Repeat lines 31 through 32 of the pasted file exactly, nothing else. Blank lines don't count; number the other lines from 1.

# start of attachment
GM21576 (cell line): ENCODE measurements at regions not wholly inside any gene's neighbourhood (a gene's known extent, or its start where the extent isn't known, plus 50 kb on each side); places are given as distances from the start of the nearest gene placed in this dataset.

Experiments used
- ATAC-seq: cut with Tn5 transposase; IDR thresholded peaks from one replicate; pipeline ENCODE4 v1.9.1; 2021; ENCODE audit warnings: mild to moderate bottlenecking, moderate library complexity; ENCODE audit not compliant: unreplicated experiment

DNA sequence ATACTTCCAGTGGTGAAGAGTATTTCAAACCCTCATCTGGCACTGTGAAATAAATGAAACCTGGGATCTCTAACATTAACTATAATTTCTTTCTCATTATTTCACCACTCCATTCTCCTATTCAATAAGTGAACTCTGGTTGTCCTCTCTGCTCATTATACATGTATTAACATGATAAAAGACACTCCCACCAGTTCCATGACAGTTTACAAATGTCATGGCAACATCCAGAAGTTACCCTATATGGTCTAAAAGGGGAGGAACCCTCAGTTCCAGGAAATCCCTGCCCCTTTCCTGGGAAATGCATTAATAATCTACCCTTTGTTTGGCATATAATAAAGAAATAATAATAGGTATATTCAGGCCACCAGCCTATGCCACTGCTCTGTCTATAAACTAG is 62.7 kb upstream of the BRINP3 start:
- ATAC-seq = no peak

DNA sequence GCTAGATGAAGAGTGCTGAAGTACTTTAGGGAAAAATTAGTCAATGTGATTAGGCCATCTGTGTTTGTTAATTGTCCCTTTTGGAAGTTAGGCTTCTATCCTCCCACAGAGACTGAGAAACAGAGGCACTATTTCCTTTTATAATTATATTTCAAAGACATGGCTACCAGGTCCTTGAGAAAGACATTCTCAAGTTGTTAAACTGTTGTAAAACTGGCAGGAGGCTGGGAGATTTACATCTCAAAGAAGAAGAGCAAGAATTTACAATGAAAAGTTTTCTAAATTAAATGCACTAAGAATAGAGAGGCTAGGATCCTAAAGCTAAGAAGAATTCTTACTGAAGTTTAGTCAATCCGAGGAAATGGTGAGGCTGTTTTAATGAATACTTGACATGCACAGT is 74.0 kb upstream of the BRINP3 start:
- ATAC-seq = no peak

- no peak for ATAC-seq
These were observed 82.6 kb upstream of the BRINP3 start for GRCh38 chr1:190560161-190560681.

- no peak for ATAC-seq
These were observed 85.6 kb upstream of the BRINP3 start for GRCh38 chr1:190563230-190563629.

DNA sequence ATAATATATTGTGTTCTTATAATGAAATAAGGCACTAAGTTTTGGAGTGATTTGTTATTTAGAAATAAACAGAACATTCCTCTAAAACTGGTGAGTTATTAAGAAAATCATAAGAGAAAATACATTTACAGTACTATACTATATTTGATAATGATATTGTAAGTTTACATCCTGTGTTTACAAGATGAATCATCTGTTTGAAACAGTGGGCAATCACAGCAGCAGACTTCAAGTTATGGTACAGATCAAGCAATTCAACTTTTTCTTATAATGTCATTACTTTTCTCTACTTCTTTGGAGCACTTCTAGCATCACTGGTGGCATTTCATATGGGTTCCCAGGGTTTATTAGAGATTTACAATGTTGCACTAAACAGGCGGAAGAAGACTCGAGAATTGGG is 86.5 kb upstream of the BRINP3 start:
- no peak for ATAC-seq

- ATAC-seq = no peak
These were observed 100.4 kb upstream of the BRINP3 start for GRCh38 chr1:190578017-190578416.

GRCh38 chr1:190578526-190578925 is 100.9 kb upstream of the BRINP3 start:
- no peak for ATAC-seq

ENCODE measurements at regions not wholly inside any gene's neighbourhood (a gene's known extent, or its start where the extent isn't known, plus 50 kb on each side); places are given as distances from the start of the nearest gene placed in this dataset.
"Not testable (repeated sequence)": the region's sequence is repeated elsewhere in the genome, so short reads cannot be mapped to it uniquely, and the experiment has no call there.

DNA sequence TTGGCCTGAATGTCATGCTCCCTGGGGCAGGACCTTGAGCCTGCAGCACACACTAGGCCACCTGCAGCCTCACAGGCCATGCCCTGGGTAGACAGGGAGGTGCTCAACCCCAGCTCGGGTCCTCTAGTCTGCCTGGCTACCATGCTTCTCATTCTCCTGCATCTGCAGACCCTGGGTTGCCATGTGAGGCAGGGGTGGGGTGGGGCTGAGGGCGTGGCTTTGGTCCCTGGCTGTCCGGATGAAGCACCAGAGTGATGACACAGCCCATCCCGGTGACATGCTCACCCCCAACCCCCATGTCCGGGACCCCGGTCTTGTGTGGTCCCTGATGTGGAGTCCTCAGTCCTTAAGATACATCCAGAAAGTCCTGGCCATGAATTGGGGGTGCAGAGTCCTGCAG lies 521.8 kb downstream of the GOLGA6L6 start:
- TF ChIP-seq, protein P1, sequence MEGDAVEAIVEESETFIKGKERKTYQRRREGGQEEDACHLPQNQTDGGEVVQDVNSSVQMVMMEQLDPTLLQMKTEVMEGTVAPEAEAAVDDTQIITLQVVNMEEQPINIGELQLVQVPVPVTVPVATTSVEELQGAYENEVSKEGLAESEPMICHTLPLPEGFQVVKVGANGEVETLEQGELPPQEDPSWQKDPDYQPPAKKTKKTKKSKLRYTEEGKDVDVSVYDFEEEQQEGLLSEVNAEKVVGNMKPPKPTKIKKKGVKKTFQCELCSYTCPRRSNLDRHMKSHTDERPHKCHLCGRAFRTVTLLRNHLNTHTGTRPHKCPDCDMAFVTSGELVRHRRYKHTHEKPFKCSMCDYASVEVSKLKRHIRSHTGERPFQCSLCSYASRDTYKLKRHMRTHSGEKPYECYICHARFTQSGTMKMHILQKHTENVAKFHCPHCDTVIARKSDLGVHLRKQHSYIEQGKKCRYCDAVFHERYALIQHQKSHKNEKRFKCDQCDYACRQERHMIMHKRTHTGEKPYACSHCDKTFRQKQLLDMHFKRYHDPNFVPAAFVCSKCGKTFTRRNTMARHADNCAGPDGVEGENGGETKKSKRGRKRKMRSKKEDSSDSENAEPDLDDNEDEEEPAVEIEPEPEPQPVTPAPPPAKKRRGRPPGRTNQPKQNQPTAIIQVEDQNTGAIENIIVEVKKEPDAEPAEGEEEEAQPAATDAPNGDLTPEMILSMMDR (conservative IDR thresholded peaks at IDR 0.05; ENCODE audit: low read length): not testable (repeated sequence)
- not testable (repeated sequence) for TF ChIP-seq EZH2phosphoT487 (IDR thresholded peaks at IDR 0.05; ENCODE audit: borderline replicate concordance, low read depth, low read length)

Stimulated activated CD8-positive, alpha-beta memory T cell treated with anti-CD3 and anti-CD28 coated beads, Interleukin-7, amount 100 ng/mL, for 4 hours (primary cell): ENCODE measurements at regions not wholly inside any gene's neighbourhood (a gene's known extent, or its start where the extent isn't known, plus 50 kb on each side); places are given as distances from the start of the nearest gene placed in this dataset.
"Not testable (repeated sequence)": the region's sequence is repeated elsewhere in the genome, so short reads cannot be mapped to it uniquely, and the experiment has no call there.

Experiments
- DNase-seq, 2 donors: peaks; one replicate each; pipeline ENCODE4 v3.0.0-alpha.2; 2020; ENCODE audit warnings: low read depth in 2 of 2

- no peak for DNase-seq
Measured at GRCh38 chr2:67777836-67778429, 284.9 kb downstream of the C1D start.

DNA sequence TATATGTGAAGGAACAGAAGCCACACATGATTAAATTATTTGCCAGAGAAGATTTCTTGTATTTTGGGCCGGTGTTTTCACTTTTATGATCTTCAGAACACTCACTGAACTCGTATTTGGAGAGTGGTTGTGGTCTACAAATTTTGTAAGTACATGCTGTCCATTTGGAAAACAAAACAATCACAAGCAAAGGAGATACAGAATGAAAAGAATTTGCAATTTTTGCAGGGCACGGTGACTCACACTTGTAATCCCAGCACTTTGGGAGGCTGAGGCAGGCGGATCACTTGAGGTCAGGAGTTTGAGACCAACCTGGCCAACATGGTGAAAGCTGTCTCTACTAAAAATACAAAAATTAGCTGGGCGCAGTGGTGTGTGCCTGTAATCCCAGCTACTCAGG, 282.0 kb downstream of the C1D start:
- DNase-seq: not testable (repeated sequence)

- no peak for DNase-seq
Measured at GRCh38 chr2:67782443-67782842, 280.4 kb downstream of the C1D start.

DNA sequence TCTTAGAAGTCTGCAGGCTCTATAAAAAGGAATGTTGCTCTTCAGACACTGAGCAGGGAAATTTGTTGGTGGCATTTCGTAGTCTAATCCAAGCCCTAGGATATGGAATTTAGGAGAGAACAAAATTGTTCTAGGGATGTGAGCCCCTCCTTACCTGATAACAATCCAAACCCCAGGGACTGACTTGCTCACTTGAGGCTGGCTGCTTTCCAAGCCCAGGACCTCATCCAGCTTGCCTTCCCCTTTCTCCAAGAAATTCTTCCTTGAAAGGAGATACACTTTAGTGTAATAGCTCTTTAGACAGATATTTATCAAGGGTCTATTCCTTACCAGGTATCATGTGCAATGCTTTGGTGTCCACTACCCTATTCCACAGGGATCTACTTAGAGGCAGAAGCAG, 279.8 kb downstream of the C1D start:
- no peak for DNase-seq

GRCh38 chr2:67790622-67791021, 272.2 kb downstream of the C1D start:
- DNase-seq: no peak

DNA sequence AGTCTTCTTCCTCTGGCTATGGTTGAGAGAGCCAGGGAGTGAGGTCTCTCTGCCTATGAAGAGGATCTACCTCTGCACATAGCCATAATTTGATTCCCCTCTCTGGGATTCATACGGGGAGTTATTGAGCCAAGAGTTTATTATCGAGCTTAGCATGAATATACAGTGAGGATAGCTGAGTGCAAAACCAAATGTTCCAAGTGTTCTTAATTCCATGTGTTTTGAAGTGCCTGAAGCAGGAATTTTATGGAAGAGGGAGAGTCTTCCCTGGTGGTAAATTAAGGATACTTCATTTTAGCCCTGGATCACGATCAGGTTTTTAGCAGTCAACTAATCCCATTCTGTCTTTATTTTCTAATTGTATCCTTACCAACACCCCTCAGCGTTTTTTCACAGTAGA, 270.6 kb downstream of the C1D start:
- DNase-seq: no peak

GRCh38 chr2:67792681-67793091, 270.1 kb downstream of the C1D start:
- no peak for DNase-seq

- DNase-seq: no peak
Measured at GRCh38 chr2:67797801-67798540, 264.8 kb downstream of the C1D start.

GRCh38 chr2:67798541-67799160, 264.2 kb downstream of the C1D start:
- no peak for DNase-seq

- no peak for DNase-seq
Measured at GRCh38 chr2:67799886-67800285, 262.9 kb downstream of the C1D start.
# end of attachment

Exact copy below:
- no peak for DNase-seq
Measured at GRCh38 chr2:67782443-67782842, 280.4 kb downstream of the C1D start.